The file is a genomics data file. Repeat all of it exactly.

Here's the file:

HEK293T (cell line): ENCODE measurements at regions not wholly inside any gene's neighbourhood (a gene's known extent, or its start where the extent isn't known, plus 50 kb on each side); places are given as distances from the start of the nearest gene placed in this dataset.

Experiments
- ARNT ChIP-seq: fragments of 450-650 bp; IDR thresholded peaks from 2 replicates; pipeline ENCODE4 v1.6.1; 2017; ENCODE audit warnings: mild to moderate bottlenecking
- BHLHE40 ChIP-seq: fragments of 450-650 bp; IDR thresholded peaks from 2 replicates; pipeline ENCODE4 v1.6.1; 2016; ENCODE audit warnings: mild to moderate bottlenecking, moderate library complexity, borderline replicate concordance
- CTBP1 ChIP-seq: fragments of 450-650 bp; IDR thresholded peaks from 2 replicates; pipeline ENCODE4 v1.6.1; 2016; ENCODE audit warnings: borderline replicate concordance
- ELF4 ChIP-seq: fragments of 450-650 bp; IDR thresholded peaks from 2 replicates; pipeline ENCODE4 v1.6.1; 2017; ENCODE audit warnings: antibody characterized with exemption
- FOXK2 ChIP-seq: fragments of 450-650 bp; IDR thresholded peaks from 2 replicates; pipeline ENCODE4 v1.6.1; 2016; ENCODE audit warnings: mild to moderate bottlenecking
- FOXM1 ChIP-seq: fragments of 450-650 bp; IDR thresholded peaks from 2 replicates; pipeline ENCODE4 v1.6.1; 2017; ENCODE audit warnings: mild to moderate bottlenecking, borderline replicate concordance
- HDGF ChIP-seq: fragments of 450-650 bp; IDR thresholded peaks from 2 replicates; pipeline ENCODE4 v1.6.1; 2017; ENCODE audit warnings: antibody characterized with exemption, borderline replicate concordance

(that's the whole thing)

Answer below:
HEK293T (cell line): ENCODE measurements at regions not wholly inside any gene's neighbourhood (a gene's known extent, or its start where the extent isn't known, plus 50 kb on each side); places are given as distances from the start of the nearest gene placed in this dataset.

Experiments
- ARNT ChIP-seq: fragments of 450-650 bp; IDR thresholded peaks from 2 replicates; pipeline ENCODE4 v1.6.1; 2017; ENCODE audit warnings: mild to moderate bottlenecking
- BHLHE40 ChIP-seq: fragments of 450-650 bp; IDR thresholded peaks from 2 replicates; pipeline ENCODE4 v1.6.1; 2016; ENCODE audit warnings: mild to moderate bottlenecking, moderate library complexity, borderline replicate concordance
- CTBP1 ChIP-seq: fragments of 450-650 bp; IDR thresholded peaks from 2 replicates; pipeline ENCODE4 v1.6.1; 2016; ENCODE audit warnings: borderline replicate concordance
- ELF4 ChIP-seq: fragments of 450-650 bp; IDR thresholded peaks from 2 replicates; pipeline ENCODE4 v1.6.1; 2017; ENCODE audit warnings: antibody characterized with exemption
- FOXK2 ChIP-seq: fragments of 450-650 bp; IDR thresholded peaks from 2 replicates; pipeline ENCODE4 v1.6.1; 2016; ENCODE audit warnings: mild to moderate bottlenecking
- FOXM1 ChIP-seq: fragments of 450-650 bp; IDR thresholded peaks from 2 replicates; pipeline ENCODE4 v1.6.1; 2017; ENCODE audit warnings: mild to moderate bottlenecking, borderline replicate concordance
- HDGF ChIP-seq: fragments of 450-650 bp; IDR thresholded peaks from 2 replicates; pipeline ENCODE4 v1.6.1; 2017; ENCODE audit warnings: antibody characterized with exemption, borderline replicate concordance